German government no longer expects recession due to energy crisis
Clean Energy Wire
The German government no longer believes that the energy crisis will plunge Europe’s largest economy into recession this year. The government’s latest economic forecast said the economy is set to grow 0.2 percent in 2023, following relatively mild winter temperatures that have dispelled fears of a gas shortage. In October, the government had still forecast a 0.4 percent contraction. “The government has blown the whistle on the economic crisis,” Chancellor Olaf Scholz told parliament, adding that the "winter of discontent" expected by many had not materialised because his government managed to secure energy supplies.
“Consumers have made their contribution through major energy savings to help Germany get through the winter in good shape,” the economy ministry said. It added that speeding up the transformation towards a climate-neutral economy will be a policy focus this year, including the rollout of renewable energies. The ministry had already called the economy “gratifyingly resilient” earlier this month, when it pointed to “increasing signs that the economic slowdown in the winter months will be milder than previously expected,” after new data had shown that output stagnated at the end of last year, defying widespread expectations of a contraction. In its update, the government downgraded its growth forecast for next year to 1.8 from 2.3 percent. Last year, the economy grew 1.9 percent, according to provisional data. Inflation will slow to 6.0 percent in 2023 from 7.9 percent last year, the government said.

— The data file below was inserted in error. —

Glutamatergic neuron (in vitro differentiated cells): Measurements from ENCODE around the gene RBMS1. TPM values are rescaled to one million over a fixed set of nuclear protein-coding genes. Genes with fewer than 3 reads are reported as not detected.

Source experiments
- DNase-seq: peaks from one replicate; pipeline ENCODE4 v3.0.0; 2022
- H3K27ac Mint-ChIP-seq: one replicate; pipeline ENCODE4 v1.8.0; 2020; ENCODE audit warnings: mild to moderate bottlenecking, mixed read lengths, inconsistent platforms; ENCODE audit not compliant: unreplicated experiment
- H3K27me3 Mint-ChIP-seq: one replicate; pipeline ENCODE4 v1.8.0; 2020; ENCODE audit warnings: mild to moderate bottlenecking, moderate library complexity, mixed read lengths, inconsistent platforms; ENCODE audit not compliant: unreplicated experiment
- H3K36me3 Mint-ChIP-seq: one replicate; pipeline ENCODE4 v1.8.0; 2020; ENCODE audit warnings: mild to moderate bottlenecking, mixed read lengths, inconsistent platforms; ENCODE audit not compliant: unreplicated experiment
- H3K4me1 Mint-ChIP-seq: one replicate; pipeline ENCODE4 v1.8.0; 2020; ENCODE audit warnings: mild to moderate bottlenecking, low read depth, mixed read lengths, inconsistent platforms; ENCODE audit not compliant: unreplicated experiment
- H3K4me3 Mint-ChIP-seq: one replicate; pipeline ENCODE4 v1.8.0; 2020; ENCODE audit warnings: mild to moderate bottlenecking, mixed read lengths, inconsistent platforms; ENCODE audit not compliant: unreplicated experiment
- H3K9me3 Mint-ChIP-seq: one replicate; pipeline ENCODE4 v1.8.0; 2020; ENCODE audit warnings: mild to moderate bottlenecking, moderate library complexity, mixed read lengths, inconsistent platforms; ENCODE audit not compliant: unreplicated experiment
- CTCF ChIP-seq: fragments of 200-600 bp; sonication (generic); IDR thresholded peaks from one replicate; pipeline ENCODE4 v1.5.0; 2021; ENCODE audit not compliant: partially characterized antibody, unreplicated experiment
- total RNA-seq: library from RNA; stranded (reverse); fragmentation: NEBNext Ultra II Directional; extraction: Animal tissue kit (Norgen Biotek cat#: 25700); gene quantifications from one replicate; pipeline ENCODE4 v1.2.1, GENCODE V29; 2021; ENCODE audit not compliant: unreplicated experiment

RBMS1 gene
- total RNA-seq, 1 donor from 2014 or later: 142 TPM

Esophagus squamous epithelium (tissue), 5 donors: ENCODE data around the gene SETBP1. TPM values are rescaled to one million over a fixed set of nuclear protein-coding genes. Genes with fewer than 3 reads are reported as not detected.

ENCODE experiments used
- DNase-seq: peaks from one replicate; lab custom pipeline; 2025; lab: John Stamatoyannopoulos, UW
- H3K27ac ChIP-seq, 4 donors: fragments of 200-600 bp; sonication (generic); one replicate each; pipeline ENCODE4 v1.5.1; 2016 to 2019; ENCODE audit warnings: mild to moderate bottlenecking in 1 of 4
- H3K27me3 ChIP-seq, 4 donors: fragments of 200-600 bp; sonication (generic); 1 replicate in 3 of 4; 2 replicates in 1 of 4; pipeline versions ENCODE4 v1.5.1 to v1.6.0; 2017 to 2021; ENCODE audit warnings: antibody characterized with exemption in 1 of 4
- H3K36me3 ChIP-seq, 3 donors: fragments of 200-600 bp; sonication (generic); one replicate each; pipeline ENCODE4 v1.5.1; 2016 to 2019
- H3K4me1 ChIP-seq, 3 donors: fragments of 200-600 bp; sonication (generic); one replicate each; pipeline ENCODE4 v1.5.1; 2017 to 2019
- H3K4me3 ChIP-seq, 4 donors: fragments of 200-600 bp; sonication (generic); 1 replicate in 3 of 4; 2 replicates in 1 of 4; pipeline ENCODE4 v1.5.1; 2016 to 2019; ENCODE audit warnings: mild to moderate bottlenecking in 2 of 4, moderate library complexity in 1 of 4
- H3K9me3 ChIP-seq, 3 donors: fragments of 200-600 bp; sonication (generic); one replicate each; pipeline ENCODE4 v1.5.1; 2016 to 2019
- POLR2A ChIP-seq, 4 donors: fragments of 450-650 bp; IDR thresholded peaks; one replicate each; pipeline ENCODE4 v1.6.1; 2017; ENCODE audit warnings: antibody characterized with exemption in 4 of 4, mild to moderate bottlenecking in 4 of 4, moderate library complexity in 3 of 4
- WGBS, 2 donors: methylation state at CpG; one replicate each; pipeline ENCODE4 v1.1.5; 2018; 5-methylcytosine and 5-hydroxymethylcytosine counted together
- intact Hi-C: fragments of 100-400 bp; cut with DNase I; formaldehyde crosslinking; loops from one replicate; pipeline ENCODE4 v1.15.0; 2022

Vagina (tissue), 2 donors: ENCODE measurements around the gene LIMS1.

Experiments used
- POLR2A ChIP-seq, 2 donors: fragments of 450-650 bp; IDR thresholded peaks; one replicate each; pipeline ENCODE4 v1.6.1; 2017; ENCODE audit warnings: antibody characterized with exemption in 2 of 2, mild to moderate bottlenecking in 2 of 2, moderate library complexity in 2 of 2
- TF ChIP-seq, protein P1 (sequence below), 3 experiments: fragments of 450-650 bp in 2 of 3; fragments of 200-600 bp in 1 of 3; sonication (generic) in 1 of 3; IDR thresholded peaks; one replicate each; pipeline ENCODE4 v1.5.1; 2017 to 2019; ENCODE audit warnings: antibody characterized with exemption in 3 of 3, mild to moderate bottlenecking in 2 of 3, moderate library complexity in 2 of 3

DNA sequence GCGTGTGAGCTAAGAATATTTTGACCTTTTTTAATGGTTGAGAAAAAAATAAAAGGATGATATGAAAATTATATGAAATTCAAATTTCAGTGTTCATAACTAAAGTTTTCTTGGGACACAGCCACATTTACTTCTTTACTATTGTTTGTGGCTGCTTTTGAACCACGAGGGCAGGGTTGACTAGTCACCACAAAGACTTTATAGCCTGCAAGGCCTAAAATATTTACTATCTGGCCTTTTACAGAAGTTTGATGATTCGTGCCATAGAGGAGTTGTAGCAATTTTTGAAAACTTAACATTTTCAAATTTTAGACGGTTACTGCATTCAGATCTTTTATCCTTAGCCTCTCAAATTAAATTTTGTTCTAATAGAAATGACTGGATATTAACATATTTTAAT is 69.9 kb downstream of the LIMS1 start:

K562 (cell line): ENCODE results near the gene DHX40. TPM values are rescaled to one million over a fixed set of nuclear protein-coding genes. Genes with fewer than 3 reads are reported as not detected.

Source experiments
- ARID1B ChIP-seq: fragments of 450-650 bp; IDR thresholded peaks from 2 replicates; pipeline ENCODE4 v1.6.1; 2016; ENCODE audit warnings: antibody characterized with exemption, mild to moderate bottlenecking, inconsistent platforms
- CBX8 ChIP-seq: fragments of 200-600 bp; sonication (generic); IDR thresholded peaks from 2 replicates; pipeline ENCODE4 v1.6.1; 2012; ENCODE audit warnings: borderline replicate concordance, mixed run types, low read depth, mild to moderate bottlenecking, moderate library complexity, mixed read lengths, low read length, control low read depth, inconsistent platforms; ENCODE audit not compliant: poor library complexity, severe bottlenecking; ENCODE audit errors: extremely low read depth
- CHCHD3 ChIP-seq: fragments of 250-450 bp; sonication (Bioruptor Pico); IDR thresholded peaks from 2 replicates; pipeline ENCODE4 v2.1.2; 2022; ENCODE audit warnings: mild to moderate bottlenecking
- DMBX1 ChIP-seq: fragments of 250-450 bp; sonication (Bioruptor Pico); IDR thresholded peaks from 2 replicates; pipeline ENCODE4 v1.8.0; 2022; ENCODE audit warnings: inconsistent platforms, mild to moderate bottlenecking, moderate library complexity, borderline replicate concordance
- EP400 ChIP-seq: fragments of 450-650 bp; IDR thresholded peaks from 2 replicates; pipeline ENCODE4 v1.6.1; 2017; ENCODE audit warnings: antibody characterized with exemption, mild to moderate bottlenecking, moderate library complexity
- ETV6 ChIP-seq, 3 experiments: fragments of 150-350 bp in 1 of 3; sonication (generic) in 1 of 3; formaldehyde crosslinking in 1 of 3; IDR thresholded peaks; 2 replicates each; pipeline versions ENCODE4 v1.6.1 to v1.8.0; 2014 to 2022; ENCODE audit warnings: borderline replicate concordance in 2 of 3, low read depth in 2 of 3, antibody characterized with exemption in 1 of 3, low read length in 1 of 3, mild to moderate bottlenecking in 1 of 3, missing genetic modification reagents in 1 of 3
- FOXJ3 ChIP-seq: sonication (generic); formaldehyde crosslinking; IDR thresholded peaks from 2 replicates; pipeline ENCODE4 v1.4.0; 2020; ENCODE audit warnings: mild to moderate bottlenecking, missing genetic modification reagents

German business confidence had slumped during the summer as a result of the drastic energy price increases — resulting in fears of a severe recession, usually defined by two successive quarters of negative growth. But sentiment has improved significantly since then, following the government’s massive fiscal support programmes and a drop in energy prices due to mild weather. Still, German consumers will increasingly feel the effects of strong inflation and cut back consumption this year, which is set to weigh on the economy.